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Camden-based crowdfunding site ‘to save art from the wealthy’

09:45 14 March 2014

Emma Monteil, assistant curator at the Free Space Gallery in Kentish Town, and Thanos Koukoutsakis, director of Crowd4Art. Picture: Polly Hancock

Emma Monteil, assistant curator at the Free Space Gallery in Kentish Town, and Thanos Koukoutsakis, director of Crowd4Art. Picture: Polly Hancock

Archant

An innovative website helping struggling artists sell their work has turned its sights on saving an entire art gallery in Kentish Town.

Crowd4Art, an online crowdfunding venture set up in Camden in August, was launched with a mission to help stave off the threat to the arts community in a time of public spending cuts.

The website allows members of the public to join other amateur investors in buying shares of artwork or receiving unique “rewards” in exchange for donations.

With some 200 users already ­using the site, the venture has begun helping up-and-coming artists all over the world get their work ­noticed and funded.

But its founder – Dr Thanos Koukoutsakis – says his original concept has rapidly grown in ambition and the group is now hoping to help stop the Free Space Gallery in Bartholomew Road, Kentish Town, from closing.

“We started out just offering a space to sell paintings but we’ve realised it can do so much more for our arts community.

“This mission is of critical ­importance for the arts community of Camden and Kentish Town, especially in times when public spending faces cuts.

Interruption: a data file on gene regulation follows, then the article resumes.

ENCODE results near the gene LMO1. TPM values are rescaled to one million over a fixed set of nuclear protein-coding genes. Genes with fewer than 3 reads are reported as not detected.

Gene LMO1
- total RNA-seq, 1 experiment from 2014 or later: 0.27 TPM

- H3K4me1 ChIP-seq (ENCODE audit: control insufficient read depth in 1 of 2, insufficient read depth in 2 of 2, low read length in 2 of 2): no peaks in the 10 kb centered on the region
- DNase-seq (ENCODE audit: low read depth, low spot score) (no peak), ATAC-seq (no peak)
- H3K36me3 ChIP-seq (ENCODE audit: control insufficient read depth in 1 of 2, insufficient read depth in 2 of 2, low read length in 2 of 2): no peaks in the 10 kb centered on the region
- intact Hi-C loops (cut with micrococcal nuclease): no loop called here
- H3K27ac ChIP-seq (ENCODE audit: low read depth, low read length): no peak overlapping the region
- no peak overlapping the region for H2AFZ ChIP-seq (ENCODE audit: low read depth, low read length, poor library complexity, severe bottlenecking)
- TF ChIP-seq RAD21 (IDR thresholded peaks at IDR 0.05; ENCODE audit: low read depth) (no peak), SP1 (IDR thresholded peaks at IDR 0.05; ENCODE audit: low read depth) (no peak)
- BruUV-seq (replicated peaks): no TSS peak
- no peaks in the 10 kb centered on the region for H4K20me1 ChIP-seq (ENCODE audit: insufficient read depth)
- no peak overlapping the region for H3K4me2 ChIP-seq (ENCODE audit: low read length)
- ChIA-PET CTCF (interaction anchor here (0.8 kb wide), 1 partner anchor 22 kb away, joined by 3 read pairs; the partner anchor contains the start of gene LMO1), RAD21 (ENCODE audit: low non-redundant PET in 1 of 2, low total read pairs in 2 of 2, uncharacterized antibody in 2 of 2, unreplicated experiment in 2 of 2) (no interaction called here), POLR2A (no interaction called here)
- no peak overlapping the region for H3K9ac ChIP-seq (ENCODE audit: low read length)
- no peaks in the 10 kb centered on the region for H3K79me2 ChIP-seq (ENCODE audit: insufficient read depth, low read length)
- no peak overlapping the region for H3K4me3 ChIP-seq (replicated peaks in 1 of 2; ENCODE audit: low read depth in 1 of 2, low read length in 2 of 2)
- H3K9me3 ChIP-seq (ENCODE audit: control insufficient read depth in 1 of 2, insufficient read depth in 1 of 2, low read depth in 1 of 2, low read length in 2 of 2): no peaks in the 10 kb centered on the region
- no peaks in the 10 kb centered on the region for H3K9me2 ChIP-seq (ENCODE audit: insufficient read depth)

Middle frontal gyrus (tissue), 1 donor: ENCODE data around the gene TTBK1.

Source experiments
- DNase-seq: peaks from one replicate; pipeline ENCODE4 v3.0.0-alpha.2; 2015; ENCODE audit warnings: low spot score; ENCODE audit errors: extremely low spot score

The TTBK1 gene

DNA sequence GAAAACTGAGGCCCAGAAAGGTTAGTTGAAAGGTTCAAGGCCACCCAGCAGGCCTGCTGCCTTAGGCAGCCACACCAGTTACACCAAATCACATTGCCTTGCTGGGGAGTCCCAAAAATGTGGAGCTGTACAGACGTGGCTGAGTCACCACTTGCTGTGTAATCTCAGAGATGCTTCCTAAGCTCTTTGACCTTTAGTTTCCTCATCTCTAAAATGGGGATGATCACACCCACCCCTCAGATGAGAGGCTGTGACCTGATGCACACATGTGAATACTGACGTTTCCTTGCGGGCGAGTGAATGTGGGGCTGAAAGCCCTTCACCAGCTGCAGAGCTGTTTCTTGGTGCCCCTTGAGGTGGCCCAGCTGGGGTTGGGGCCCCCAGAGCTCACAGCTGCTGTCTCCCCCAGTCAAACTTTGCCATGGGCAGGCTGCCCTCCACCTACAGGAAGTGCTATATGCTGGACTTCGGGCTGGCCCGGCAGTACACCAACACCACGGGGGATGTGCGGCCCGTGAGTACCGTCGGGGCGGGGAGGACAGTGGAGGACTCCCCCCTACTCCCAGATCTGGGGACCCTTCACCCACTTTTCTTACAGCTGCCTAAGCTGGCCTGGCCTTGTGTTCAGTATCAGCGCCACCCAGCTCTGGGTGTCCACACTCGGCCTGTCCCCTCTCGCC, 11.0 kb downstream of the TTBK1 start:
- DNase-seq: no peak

“Without help from the public, the gallery could close in the next few months.

“We hope the site will raise the money it needs and, much more than just public funding, promote the engagement between the funder and the funded.”

The Free Space Gallery is looking to raise £4,500 from art lovers to fund its operating costs.

Donations ranging from £10 to £200 will give people a range of rewards, including free tours, one-to-ones with artists and the chance to have your name printed on the building.

Curator Melissa Hardwick said the new funding platform could be a saviour.

“Our gallery was established to give under-represented artists, individuals and organisations a space and voice in an important public building,” she said.

“We are free to visitors and ­exhibitors – all workshops are open to all, and free.

“It’s important that such a wide range of social, community and physical health and art-related ­activities is allowed to flourish and to continue its development.”

Hoping to extend the site’s reach even further than artists and galleries, Dr Koukoutsakis ­believes the crowdfunding platform can shake up the “murky” world of art dealerships.

“The marketplace for high-value artwork is neither efficient nor transparent,” he said.

“Price manipulation, behind-closed-doors deals – if it was any other properly regulated market many people would be in jail. So we want to open up the art market.

“One of our big aims is to keep the UK’s art collection in the country and out of the hands of wealthy foreign collectors.

“Temporary export bans are placed on some pieces in order to give UK-based institutions or ­individuals the opportunity to raise the funds and match the overseas buyer’s offer. The amounts requested are often at the level of millions, which standard charities find difficult to raise, resulting in a number of cultural treasures being lost.

“Offering individuals a way to pool their money together could change how things currently work.

‘‘I mean, who wouldn’t want to put in £50 to own part of a Rembrandt or Monet?”

n Visit https://crowd4art.com/en/Asset/Details/31.

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